The Power of Community
This fall I witnessed a powerful sight—more than 250 people, some in the same competitive market, coming together to share information and help try to move the needle in each other’s businesses.
It happens every year at the annual Garden Center Group Fall Event, but every year I’m amazed at the frankness of the discussions, the helpfulness of each attendee to share with others and the camaraderie gained by simply being in the room. It was also fascinating to see the transitions happening in our industry from one generation to another. I heard a lot of “where’s so-and-so,” with the answer being “they’re enjoying their retirement in X location.”
If you’ve been around long enough, it’s not hard to get burned out—especially with the harried spring pace that only seems to get more demanding. It’s events like these that can rejuvenate that spark of creativity or at least let you commiserate with folks who’ve been through it, too. For me, it helps to get a more accurate picture of what’s happening in retail. We hear about spring seasons through our newsletters and at Cultivate in July, but here I find out how the rest of summer and into fall went. This year, extreme weather was a hindrance in many regions, eroding what in some places were record gains in peak spring. Lots of discussion focused on finishing strong, by controlling both inventory management and staffing levels.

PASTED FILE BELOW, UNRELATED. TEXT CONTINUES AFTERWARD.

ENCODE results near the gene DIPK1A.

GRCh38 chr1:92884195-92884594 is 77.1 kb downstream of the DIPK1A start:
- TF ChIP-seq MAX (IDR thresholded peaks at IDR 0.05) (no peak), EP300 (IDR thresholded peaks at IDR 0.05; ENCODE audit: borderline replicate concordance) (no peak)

Some discussions focused on 2024, and the plan of action for buying, staffing and marketing. I was impressed with retailers who set goals of knowing their marketing plan by week as of January 1. Another retailer focused on staffing levels by week for the whole year, with the goal of having it set before January 1. These are all ways to reduce the stress of peak spring by already having the plan in place. There’s no winging it—it’s all well thought out to tie staffing levels to previous years’ sales data well in advance.
I also heard discussions of simplifying offerings by reducing the number of SKUs. Keeping it simple helps both seasonal employees and customers who are paralyzed by too much choice. Are you offering too much? Can you look at what’s not selling and reduce your SKUs in certain categories to the best-sellers?
In the end, that community was all about asking questions, and creating discussions that could generate more ideas down the road. But it takes a community to do that. Do you have a community? Do you need one?
We try to create a community here at Green Profit, too, with lots of different takes from a variety of voices about what’s happening around the industry. For example, in this issue, you’ll see products found by Editor-in-Chief Chris Beytes at two trade shows this fall, as well as highlights from the inaugural Casual Market Atlanta this summer and our favorite picks for this year in our annual Stuff We Love feature. Then, don’t miss a story that could help save your business—Bill McCurry talks disaster preparedness. And freelance writer Wendy Komancheck visits community-focused Colonial Gardens. GP